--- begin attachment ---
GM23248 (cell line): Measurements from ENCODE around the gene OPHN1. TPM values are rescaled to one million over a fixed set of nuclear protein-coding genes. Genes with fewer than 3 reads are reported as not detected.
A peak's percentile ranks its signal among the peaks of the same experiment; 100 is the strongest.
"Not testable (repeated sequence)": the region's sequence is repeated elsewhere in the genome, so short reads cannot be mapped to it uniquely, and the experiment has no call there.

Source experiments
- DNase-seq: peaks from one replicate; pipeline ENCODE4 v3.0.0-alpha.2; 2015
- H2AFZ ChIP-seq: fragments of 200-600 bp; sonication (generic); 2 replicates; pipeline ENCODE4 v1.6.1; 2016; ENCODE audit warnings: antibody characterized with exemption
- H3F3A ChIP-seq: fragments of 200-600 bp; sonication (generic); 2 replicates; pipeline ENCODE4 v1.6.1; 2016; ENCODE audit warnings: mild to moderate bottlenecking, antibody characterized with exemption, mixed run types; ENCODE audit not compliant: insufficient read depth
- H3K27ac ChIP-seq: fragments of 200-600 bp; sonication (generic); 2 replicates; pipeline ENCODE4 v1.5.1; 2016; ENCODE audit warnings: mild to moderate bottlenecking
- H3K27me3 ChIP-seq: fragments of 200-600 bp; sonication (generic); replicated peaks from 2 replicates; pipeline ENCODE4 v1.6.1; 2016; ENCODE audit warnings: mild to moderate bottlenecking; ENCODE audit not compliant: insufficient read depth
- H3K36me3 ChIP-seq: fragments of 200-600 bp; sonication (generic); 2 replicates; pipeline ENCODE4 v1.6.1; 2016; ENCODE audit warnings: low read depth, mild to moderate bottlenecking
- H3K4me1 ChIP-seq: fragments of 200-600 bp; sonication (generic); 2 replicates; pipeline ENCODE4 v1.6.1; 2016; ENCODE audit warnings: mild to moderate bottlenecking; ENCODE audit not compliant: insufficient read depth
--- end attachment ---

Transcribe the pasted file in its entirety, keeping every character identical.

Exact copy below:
GM23248 (cell line): Measurements from ENCODE around the gene OPHN1. TPM values are rescaled to one million over a fixed set of nuclear protein-coding genes. Genes with fewer than 3 reads are reported as not detected.
A peak's percentile ranks its signal among the peaks of the same experiment; 100 is the strongest.
"Not testable (repeated sequence)": the region's sequence is repeated elsewhere in the genome, so short reads cannot be mapped to it uniquely, and the experiment has no call there.

Source experiments
- DNase-seq: peaks from one replicate; pipeline ENCODE4 v3.0.0-alpha.2; 2015
- H2AFZ ChIP-seq: fragments of 200-600 bp; sonication (generic); 2 replicates; pipeline ENCODE4 v1.6.1; 2016; ENCODE audit warnings: antibody characterized with exemption
- H3F3A ChIP-seq: fragments of 200-600 bp; sonication (generic); 2 replicates; pipeline ENCODE4 v1.6.1; 2016; ENCODE audit warnings: mild to moderate bottlenecking, antibody characterized with exemption, mixed run types; ENCODE audit not compliant: insufficient read depth
- H3K27ac ChIP-seq: fragments of 200-600 bp; sonication (generic); 2 replicates; pipeline ENCODE4 v1.5.1; 2016; ENCODE audit warnings: mild to moderate bottlenecking
- H3K27me3 ChIP-seq: fragments of 200-600 bp; sonication (generic); replicated peaks from 2 replicates; pipeline ENCODE4 v1.6.1; 2016; ENCODE audit warnings: mild to moderate bottlenecking; ENCODE audit not compliant: insufficient read depth
- H3K36me3 ChIP-seq: fragments of 200-600 bp; sonication (generic); 2 replicates; pipeline ENCODE4 v1.6.1; 2016; ENCODE audit warnings: low read depth, mild to moderate bottlenecking
- H3K4me1 ChIP-seq: fragments of 200-600 bp; sonication (generic); 2 replicates; pipeline ENCODE4 v1.6.1; 2016; ENCODE audit warnings: mild to moderate bottlenecking; ENCODE audit not compliant: insufficient read depth